• A47C7/506Supports for the feet or the legs coupled to fixed parts of the chair of adjustable type
    • A47C7/5062Supports for the feet or the legs coupled to fixed parts of the chair of adjustable type rectilinearly
    • AHUMAN NECESSITIES
    • A47FURNITURE; DOMESTIC ARTICLES OR APPLIANCES; COFFEE MILLS; SPICE MILLS; SUCTION CLEANERS IN GENERAL
    • A47CCHAIRS; SOFAS; BEDS
    • A47C9/00Stools for specified purposes
    • A47C9/002Stools for specified purposes with exercising means or having special therapeutic or ergonomic effects
    • AHUMAN NECESSITIES
    • A47FURNITURE; DOMESTIC ARTICLES OR APPLIANCES; COFFEE MILLS; SPICE MILLS; SUCTION CLEANERS IN GENERAL
    • A47CCHAIRS; SOFAS; BEDS
    • A47C9/00Stools for specified purposes
    • A47C9/02Office stools not provided for in main groups A47C1/00, A47C3/00 or A47C7/00; Workshop stools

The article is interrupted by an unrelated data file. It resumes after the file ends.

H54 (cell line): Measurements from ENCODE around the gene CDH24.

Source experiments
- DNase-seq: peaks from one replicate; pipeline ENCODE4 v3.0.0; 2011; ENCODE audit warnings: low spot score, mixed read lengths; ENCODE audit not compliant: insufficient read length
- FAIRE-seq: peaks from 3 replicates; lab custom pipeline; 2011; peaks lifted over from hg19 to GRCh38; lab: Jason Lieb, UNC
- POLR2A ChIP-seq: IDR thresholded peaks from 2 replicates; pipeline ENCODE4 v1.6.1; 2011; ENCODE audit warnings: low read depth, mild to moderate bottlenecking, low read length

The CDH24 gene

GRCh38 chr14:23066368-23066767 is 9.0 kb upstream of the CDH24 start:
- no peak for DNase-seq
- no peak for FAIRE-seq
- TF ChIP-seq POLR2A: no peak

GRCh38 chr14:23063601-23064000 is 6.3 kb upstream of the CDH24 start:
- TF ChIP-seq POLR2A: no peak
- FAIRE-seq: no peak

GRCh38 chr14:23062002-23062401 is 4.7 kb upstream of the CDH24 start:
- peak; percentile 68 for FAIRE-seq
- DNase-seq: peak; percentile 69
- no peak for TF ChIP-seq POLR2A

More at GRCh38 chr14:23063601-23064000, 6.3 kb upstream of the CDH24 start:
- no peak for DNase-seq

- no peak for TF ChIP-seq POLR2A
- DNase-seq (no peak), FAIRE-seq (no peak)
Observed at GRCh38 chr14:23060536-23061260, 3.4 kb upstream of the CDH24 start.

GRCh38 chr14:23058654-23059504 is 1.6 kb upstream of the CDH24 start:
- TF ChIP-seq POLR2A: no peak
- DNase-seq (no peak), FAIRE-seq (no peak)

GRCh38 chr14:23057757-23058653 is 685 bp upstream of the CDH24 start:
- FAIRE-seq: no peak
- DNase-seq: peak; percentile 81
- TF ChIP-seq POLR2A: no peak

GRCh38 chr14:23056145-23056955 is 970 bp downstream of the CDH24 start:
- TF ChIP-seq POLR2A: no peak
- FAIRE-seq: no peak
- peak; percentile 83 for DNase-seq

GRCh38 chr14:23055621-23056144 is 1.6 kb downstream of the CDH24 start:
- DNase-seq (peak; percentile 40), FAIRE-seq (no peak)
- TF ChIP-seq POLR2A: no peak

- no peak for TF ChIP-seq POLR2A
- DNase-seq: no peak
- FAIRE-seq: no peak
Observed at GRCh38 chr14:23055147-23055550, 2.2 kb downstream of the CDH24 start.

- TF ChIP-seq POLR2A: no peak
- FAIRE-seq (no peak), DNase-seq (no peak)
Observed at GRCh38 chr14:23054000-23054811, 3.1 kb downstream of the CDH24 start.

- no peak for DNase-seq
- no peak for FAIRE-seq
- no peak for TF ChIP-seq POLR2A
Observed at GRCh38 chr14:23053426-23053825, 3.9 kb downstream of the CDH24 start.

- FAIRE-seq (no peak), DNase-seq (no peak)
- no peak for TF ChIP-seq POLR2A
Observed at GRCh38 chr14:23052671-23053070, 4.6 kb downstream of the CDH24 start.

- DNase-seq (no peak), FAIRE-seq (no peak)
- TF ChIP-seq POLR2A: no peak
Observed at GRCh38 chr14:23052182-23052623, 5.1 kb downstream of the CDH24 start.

• A47C9/022Office stools not provided for in main groups A47C1/00, A47C3/00 or A47C7/00; Workshop stools movably mounted on a working-table or the like
    • FMECHANICAL ENGINEERING; LIGHTING; HEATING; WEAPONS; BLASTING
    • F16ENGINEERING ELEMENTS AND UNITS; GENERAL MEASURES FOR PRODUCING AND MAINTAINING EFFECTIVE FUNCTIONING OF MACHINES OR INSTALLATIONS; THERMAL INSULATION IN GENERAL
    • F16CSHAFTS; FLEXIBLE SHAFTS; ELEMENTS OR CRANKSHAFT MECHANISMS; ROTARY BODIES OTHER THAN GEARING ELEMENTS; BEARINGS
    • F16C11/00Pivots; Pivotal connections
    • F16C11/04Pivotal connections
    • F16C11/06Ball-joints; Other joints having more than one degree of angular freedom, i.e. universal joints
    • F16C11/0614Ball-joints; Other joints having more than one degree of angular freedom, i.e. universal joints the female part of the joint being open on two sides
    • FMECHANICAL ENGINEERING; LIGHTING; HEATING; WEAPONS; BLASTING
    • F16ENGINEERING ELEMENTS AND UNITS; GENERAL MEASURES FOR PRODUCING AND MAINTAINING EFFECTIVE FUNCTIONING OF MACHINES OR INSTALLATIONS; THERMAL INSULATION IN GENERAL